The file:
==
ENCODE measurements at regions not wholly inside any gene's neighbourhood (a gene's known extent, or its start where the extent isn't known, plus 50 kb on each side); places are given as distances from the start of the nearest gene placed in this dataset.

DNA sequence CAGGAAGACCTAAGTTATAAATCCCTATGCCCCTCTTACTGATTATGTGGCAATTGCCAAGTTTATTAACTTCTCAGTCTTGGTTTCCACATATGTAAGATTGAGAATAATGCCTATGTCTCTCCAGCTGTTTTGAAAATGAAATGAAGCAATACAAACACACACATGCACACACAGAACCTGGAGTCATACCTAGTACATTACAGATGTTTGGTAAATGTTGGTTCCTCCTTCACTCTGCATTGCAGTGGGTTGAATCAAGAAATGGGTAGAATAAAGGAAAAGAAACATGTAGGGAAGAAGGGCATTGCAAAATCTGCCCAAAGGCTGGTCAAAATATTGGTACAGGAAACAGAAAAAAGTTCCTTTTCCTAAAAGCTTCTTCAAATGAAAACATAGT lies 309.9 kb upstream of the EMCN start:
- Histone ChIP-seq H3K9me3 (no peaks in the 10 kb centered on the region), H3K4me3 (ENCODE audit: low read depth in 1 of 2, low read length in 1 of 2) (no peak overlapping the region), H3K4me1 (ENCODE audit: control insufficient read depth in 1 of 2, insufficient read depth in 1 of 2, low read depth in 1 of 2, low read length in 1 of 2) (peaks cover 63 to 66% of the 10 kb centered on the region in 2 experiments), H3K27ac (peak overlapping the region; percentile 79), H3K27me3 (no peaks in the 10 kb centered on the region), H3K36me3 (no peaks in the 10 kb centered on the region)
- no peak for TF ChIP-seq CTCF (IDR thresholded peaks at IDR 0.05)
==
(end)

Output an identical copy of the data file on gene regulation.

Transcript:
ENCODE measurements at regions not wholly inside any gene's neighbourhood (a gene's known extent, or its start where the extent isn't known, plus 50 kb on each side); places are given as distances from the start of the nearest gene placed in this dataset.

DNA sequence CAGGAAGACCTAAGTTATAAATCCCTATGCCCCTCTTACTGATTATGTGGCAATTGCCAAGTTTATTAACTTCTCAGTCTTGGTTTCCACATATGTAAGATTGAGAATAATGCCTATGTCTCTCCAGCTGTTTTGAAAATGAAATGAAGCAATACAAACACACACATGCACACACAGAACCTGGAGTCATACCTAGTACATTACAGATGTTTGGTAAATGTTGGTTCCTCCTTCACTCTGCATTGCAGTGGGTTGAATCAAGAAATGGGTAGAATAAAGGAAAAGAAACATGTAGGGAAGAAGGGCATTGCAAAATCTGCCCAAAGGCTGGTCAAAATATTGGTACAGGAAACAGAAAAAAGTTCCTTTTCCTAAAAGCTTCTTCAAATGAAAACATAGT lies 309.9 kb upstream of the EMCN start:
- Histone ChIP-seq H3K9me3 (no peaks in the 10 kb centered on the region), H3K4me3 (ENCODE audit: low read depth in 1 of 2, low read length in 1 of 2) (no peak overlapping the region), H3K4me1 (ENCODE audit: control insufficient read depth in 1 of 2, insufficient read depth in 1 of 2, low read depth in 1 of 2, low read length in 1 of 2) (peaks cover 63 to 66% of the 10 kb centered on the region in 2 experiments), H3K27ac (peak overlapping the region; percentile 79), H3K27me3 (no peaks in the 10 kb centered on the region), H3K36me3 (no peaks in the 10 kb centered on the region)
- no peak for TF ChIP-seq CTCF (IDR thresholded peaks at IDR 0.05)